Flying cars and such were the dream of the future when the power usage of the average American was skyrocketing. Futurist figured it wouldn't be long before everyone was burning through jet fuel like it's going out of style just to pick up groceries.
It turns out there the trend wouldn't last forever and that runaway consumption was going to kill us all.
The future of transportation is efficiency. Flying will always be less efficient than going by ground.
>>7817784 Well then what other principle would it work on? If it relied on EM then the ground would have to carry a net charge for the device to work If you wanted to use some form of air pocket like a hovercraft you would need massive motors and liquid fuel, hardly a hover board if you ask me, not to mention that without the multiple contact points of a traditional skateboard It would have no stability
>>7817741 >>7817751 >>7817760 >>7817807 You lot are a bunch of narrow minded virgins, all that is preventing a real hoverboard of similar size is our current battery energy density. A guy did fly on a drone that was no more than 3x as big as Marty's hoverboard and the flight lasted 1 minute. Once this reaches 10 minutes people will probably start selling them. Honestly the military could have done it already with mini-turbojets, probably have in Area-51, but unlike the pleb market who is happy to spend $5,000 in jet fuel whizzing around for 10 minutes the military needs something long lasting in the field. The closest thing they ever declassified was the Williams X-jet so that shows they were working in that direction for years. And then of course there was Lexus' effort, If you really hate reaction thrusters then maglev tech is the closest you are ever going to get. It did manage to work in an extremely similar way to the one in the movie which had zero physics behind it which is quite commendable.
/sci/ has an awful engineering ethos, you think every new problem requires totally new physics, if you had any real skill you would be able to work with what you already have.
>>7817921 >all that is preventing a real hoverboard of similar size is our current battery energy density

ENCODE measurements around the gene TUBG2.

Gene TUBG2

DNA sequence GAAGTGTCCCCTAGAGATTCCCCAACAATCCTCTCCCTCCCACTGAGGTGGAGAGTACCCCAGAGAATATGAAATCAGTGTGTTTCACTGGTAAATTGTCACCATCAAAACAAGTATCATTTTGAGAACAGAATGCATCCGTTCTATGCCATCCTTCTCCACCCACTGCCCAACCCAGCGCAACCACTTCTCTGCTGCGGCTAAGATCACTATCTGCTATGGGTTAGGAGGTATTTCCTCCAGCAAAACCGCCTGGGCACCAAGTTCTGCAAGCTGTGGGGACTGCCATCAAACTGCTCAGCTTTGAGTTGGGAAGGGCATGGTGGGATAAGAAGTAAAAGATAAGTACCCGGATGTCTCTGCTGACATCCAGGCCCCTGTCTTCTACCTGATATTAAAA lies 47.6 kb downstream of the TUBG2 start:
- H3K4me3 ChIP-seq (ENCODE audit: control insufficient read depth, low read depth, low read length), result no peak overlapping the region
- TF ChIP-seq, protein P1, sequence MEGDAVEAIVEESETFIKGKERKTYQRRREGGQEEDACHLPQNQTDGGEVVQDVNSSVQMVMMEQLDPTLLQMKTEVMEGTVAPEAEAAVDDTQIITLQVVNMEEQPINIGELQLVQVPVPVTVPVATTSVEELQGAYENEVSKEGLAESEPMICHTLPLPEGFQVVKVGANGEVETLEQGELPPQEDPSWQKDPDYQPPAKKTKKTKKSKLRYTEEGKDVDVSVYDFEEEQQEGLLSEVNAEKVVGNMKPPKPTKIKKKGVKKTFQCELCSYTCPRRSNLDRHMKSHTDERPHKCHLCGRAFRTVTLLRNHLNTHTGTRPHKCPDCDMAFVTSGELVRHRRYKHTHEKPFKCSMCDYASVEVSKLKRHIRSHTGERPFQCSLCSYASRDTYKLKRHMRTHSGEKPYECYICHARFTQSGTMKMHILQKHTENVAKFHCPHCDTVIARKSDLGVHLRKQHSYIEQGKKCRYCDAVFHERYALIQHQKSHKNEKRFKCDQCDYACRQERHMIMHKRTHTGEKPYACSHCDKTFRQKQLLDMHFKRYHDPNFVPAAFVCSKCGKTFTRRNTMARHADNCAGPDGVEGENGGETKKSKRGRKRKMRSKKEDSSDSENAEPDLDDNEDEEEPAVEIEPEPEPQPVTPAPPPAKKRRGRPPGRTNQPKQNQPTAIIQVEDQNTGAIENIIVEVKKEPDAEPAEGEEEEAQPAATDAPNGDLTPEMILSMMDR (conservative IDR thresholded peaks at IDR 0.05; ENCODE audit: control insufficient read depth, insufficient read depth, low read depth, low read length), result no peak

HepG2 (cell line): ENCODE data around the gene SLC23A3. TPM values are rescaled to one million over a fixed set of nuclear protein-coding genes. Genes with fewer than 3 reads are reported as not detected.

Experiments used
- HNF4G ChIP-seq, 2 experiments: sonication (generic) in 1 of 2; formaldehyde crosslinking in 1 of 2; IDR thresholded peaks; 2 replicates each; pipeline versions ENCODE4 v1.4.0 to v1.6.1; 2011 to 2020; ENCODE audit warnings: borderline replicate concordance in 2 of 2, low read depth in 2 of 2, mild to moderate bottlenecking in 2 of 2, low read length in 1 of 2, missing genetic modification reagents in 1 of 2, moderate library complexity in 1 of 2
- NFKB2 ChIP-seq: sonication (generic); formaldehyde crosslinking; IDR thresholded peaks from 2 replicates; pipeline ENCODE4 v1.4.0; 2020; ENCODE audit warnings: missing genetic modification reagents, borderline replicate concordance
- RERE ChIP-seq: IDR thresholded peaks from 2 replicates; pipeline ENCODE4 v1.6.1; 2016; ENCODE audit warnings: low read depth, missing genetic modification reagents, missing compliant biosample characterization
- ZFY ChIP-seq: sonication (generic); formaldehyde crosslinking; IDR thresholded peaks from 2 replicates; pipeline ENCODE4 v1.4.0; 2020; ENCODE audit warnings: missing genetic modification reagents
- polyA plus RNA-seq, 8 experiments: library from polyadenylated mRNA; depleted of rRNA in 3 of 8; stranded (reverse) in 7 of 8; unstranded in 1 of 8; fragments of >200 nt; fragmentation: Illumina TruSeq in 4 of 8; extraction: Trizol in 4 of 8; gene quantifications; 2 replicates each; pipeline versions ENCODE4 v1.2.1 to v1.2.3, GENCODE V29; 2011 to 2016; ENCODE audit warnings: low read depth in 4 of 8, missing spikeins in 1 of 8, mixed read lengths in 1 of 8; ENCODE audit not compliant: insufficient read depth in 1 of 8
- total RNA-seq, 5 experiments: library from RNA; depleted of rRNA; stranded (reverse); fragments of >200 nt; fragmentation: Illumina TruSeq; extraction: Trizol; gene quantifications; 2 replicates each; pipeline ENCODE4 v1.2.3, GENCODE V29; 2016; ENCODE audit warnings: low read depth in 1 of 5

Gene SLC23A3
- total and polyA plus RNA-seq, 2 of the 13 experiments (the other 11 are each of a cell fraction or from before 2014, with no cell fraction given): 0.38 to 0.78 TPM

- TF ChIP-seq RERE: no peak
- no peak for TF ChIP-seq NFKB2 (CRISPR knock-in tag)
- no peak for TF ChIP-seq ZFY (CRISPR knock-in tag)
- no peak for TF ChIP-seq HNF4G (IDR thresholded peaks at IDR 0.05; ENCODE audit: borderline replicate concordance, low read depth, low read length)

Anon about that... We've pretty much reached the maximum of what's achievable. We can maybe bargain on like 10-20% in the future but that's the outlook on it. That's why new phones always get bigger and then advertise with longer battery life. It's not really that the batteries changed they just made them bigger. Actually that was the main reason behind the invention of tablets. I remember when everyone thought Tablets were stupid, but now everyone uses them simply because phones need to be charged all the time
>>7817950 That's not true, tablets came in because people wanted a bigger screen, same reason why phones are getting larger. Nobody gives a shit about battery life anymore, if they did they would keep using a 2005 Nokia because that will last a week on one charge. Plebs today will accept shit battery life for whatever bells and whistles they throw in phones today. Also >We've pretty much reached the maximum of what's achievable. This is another common belief all over /sci/ that I cannot stand. Like honestly why the fuck do any of you go into STEM if you all believe it's already cut and dried?
Guys, I figured it out! I present: the hoverboard! It uses maglev technology. The board on top (hereafter referred to as a "hoverboard") is magnetized, while a second board, on wheels (hereafter referred to as a "rollboard"), carries the opposite polarity. The two boards are joined by non-rigid but taut connectors, and the hoverboard constantly hovers above while the rollboard rolls along the ground.
>>7817950 >we've pretty much reached the limit with chemical based voltage sources
Ftfy While you're right that "batteries" as we know them are about at their limit There are other methods of energy storage which could be explored and MIGHT be able to surpass batteries in the long run.
I actually have an idea for a crystal based system >Inb4 crystals lol Let me explain. From the study of optics we know that crystals refract light at a unique angle based on the elemental structure and geometry of the molecules Based on this it has been known for centuries that, in theory, a crystalline structure can exist such that light entering it will become basically trapped if the angle is correct. Now we also have lasers which are just light that has been polarized to have uniform directionality Also there is no theoretical limit to the amount energy that can be carried by a laser So my idea is that if you had perfectly uniform crystal and you focused a laser beam on it at the right angle you could effectively trap that laser beam in the crystal for use at a later time >but anon crystals in the real world aren't perfectly uniform True, but with modern nanofacturing technology we could get pretty close Of course there would still be some imperfections which lead to "leaking", but modern batteries have the same problem >ok cool you got the laser in there now what? Not sure about this one yet, obviously still a problem, Maybe a controlled method of disrupting the structure to allow light to leak out in a controlled way? >even if you could get the laser back out how are you going to do anything useful with it? This is the easy part, PV cells work literally by converting light into electricity